Merkelijkheid closely monitors all developments. When AMP was announced, we were skeptical about its actual integration into search results. A year later, we built AMP pages and are discussing the results and our conclusions based on one of our most-read blogs.

Blog: Positioning Albert Heijn vs. Positioning Jumbo

This blog, comparing the positioning strategies of Jumbo and Albert Heijn, is visited by about 750 people monthly. Enough to provide insight into what adding AMP pages on a business site entails.

Visitor Data Since Implementing AMP Pages:

vergelijking positionering

We also wanted to know how desktop visitors, ‘normal’ mobile visitors, and AMP visitors differed. The following data accompanies this:

data AMP

Based on this data and our understanding of the pros and cons, we reached the following conclusions:

Visits to the AMP Page Come at the Expense of Visits to the ‘Normal’ Page

The first graph shows that the total number of visitors remains fairly constant (blue line), but the share of visitors that see the AMP page increases. We’re not getting more visitors; we’re just serving a different page without brand identity or conversion opportunities.

Users Stay Longer on the AMP Page Than on the Normal Page

This difference is significant and underscores the value AMP pages can have for publishers. Visitors spent on average 3 times as long on the AMP page as they did on a normal page!

We Do NOT Get More Visitors Because of AMP

Since many readers scan headlines, this point is mentioned twice. The first conclusion focuses on brand identity and conversion, while here the focus is on pure numbers. Both are negative, to be clear.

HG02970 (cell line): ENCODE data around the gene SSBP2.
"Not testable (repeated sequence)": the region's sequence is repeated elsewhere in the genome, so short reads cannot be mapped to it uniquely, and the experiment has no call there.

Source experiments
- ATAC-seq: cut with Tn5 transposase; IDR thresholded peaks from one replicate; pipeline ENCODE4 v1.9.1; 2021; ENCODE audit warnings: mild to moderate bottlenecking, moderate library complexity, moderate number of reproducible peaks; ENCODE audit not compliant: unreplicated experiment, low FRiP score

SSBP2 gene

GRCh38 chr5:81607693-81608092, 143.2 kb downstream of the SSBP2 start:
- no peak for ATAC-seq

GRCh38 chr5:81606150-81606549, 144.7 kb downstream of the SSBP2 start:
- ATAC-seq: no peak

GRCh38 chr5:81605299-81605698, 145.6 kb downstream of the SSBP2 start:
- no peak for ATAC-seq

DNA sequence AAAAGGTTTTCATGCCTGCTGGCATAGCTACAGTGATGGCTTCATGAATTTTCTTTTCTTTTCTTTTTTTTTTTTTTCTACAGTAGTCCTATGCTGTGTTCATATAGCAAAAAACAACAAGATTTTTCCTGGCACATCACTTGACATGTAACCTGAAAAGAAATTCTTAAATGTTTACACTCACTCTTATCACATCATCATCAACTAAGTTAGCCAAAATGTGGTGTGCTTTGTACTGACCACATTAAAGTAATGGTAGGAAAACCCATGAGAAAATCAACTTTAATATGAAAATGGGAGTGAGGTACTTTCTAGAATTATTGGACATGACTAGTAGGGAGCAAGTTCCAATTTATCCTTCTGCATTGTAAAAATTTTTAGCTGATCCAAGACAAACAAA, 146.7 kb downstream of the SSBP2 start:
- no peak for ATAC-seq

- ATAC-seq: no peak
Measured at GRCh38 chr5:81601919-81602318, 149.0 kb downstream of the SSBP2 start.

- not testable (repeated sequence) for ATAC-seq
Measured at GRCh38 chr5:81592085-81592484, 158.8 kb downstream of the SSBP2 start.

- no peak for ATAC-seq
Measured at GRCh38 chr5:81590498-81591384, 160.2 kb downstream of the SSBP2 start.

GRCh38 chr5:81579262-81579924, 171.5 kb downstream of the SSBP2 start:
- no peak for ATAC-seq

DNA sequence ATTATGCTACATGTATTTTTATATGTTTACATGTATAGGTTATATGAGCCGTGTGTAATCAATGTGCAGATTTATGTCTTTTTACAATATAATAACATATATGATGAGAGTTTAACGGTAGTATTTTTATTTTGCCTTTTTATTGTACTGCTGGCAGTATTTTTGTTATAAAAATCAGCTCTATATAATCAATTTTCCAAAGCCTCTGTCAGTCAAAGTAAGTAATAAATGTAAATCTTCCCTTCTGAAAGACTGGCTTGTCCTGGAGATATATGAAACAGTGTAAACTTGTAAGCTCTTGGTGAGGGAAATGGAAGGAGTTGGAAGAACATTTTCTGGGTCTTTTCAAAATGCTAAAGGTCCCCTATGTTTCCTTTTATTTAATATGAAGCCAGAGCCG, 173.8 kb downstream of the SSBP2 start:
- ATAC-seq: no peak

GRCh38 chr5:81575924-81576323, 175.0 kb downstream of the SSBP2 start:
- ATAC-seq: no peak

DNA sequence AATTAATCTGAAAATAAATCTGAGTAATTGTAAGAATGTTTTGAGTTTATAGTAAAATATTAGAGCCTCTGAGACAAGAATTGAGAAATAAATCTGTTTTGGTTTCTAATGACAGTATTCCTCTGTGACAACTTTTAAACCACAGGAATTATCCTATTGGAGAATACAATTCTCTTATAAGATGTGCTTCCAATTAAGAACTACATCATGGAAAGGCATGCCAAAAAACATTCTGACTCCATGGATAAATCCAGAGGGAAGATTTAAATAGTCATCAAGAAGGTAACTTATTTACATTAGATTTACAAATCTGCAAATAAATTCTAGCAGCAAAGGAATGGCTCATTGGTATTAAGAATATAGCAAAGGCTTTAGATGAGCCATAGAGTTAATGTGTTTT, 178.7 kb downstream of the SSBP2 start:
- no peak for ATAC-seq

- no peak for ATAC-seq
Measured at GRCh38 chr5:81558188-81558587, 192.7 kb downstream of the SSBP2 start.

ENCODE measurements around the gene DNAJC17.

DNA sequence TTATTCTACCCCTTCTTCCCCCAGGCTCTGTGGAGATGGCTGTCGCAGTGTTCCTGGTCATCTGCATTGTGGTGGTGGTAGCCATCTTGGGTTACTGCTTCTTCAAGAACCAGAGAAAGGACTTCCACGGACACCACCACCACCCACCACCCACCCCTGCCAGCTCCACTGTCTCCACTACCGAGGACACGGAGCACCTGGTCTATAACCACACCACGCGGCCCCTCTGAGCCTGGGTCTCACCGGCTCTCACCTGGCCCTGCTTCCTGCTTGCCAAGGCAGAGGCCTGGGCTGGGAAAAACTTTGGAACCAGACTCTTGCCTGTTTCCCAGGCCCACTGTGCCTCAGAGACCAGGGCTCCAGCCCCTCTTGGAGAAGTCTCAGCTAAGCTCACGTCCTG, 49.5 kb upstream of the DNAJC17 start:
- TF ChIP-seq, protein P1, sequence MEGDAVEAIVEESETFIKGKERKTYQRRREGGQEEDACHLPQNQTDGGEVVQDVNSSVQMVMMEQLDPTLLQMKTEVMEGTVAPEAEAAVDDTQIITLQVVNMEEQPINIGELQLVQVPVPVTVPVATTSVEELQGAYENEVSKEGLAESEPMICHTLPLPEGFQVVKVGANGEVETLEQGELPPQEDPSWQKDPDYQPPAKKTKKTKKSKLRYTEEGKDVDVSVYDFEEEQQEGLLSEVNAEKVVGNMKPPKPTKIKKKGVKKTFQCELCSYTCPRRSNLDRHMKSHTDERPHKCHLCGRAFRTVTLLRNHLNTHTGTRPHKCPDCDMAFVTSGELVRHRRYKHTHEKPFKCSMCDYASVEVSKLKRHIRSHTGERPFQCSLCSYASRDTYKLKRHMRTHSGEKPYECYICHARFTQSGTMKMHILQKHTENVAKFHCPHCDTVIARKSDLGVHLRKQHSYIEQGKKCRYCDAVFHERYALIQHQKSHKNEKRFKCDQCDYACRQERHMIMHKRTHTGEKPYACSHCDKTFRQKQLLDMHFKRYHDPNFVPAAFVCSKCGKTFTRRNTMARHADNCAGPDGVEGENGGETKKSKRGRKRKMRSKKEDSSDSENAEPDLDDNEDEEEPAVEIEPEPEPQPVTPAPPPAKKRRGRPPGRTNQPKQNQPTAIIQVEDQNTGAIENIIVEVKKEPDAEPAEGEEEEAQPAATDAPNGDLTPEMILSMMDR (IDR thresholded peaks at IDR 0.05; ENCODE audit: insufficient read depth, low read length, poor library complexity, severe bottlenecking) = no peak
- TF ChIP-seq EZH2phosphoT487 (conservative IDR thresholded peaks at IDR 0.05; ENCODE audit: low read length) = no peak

AMP Visitors Have a Higher Bounce Rate

Our bounce rate is high, averaging about 80%. It’s a significant challenge for Merklijkheid to reduce the bounce rate to below 60%. AMP pages have a drastically higher bounce rate, which directly contradicts this goal.

Ending the AMP Experiment for Merklijkheid

The disadvantages outweighed the advantages for Merklijkheid, so we have disabled the AMP implementation.

The Merklijkheid brand was barely noticeable on AMP pages, and although visitors read articles longer, they visited fewer pages on our website than a regular visitor. Add to that the fact that we could hardly build any conversion methods into the page itself, and the story is complete.

The reason we produce content is partly to inform our existing customers but also to establish new contacts. A key goal of the website is to convert visitors into contacts, and an AMP page seems much less suitable for this purpose.

Additionally, our website is designed mobile-first and thus already works optimally on mobile phones. Does it load as fast as via Google’s server? No, but loading within a second makes us faster than 95% of the websites on the web.

Reasons for Not Implementing AMP on

  • Insufficient ability to load Merklijkheid identity (branding) on the pages
  • Higher bounce rate
  • No conversion opportunities

To Use AMP on Your Business Website or Not?

While business marketing often revolves around acting like a publisher (content marketing), using AMP is probably not an improvement for you. The lack of branding, brand identity, and conversion opportunities does not outweigh the preferential position in Google. The fact that this position did not result in more visitors for Merklijkheid only strengthens this point.

Google suggests that search results might be influenced by AMP in the future, but there’s no sign of this happening yet. Whether this will be implemented depends on the success of AMP. Our expectation is that news sites might embrace AMP, but all other sites won’t benefit much, and real success will likely remain elusive.

Our advice is:

If you manage a business website, let Accelerated Mobile Pages (AMP) pass you by.